Causes of IBS – What factors contribute to IBS?
The precise cause of Irritable Bowel Syndrome (IBS) is unknown. Being diagnosed with IBS can be misleading for people because IBS is not a disease per say but rather a group of symptoms that can be caused by multiple factors. One person’s cause of IBS could be entirely different from another person and therefore require very different treatment approaches. Furthermore, people suffering from IBS could be afflicted by two or more different causes and may require a multi-pronged treatment approach. There will never be one drug that cures everyone’s IBS because sufferers require an individualized treatment that addresses their specific underlying causes of IBS. Determining the causes of IBS is essential to develop an effective treatment strategy.
1. Food causes of IBS
IgG Food sensitivities
Food sensitivities are different than food allergies. Although they both involve the immune system, allergies involve IgE antibodies while food sensitivities involve IgG antibodies. When someone consumes excess amounts of their food sensitivities the IgG antibodies form immune complexes that stimulate inflammation and corresponding symptoms. Several studies show a connection between food sensitivities and IBS symptoms including bloating, abdominal pain, diarrhea and/or constipation.1–3
In theory, any food can cause food sensitivities and people typically are sensitive to multiple foods. Common foods that produce the highest reaction include milk, egg white, gluten, and yeast.1,4 However most people have multiple food sensitivities and they could be caused by any number of foods. A simple blood test can be used to determine your food sensitivities. Consult a naturopathic doctor to get your food sensitivities tested.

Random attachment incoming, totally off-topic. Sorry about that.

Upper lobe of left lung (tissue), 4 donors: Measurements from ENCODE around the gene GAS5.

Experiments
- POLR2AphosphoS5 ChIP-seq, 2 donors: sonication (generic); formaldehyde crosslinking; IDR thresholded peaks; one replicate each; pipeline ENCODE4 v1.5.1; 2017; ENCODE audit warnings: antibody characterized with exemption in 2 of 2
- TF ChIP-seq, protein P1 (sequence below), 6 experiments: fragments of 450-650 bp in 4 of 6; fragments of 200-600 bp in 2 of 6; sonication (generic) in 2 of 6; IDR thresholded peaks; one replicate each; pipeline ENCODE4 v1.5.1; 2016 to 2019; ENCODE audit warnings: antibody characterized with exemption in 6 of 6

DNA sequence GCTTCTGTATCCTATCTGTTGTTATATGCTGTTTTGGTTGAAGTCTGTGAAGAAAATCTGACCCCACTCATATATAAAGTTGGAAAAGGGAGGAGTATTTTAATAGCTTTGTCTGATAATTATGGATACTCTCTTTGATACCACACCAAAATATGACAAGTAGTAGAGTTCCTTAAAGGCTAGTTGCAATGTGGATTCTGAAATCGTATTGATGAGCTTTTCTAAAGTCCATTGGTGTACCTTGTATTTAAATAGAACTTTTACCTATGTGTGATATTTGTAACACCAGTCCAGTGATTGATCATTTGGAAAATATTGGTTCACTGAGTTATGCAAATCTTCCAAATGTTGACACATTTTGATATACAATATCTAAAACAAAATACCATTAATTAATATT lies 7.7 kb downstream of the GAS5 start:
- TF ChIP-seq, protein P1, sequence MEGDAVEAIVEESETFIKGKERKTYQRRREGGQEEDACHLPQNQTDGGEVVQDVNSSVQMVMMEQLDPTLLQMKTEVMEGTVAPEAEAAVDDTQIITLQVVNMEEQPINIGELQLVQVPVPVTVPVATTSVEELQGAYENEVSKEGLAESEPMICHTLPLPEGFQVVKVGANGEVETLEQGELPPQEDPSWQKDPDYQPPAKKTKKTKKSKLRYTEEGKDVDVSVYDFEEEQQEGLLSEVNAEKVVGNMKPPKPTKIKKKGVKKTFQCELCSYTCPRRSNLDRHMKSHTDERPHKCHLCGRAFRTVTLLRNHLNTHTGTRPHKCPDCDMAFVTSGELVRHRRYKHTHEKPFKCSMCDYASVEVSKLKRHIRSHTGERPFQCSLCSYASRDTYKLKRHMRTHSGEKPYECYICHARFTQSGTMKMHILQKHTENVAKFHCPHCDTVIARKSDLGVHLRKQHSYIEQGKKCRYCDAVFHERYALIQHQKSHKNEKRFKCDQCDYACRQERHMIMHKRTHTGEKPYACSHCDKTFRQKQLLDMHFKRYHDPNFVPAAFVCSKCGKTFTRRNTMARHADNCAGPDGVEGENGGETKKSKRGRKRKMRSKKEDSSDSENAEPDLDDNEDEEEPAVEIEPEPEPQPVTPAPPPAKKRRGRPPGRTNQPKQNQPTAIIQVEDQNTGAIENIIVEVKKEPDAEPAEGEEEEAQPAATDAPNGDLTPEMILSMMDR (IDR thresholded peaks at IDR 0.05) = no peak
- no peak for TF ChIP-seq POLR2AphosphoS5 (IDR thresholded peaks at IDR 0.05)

Excessive sugar intake may also cause or worsen IBS symptoms. In particular short chain carbohydrates (SCA) also referred to as Fermentable, Oligo-, Di-, Mono-saccharides And Polyols (FODMAP) have been implicated as one of the causes of IBS. These SCA are slowly digested and absorbed by your body, thus they remain in the bowels. This can have an osmotic effect and pull water into the bowels resulting in diarrhea. In addition, bacteria residing in your bowels can ferment these sugars producing bloating and flatulence, and even abdominal pain.5
Some people find relief following the FODMAP diet that restricts the consumption of these sugars. Some food items which are high in these types of sugar are summarized below Table 1.)
Table 1. Sugars causing IBS symptoms.
|Fructose||Fruits, fruit juices, honey, soft drinks|
|Sorbitol||Artificial sweeteners, sugar-free gum, diet soft drinks, apricots, lychee, prunes|
|Mannitol||Mushroom, snow peas, cauliflower|
|Fructans||Garlic, onion, wheat, barley, rye|
|Galacto-oligosaccharides||Legumes, nuts, soy beans, soy products|
2. Infectious causes of IBS
In some patients with IBS, the symptoms begin suddenly. There may be a history of travel, camping or getting food poisoning. In fact, having infectious enteritis or foodborne illness causes a fourfold increase in the risk of IBS.6 IBS may also be brought on by antibiotics because they disrupt gut flora. In some cases, people may not associate the onset of symptoms with any particular change. Regardless if you suddenly develop IBS or it gets significantly worse, you should rule-out an infectious cause of IBS.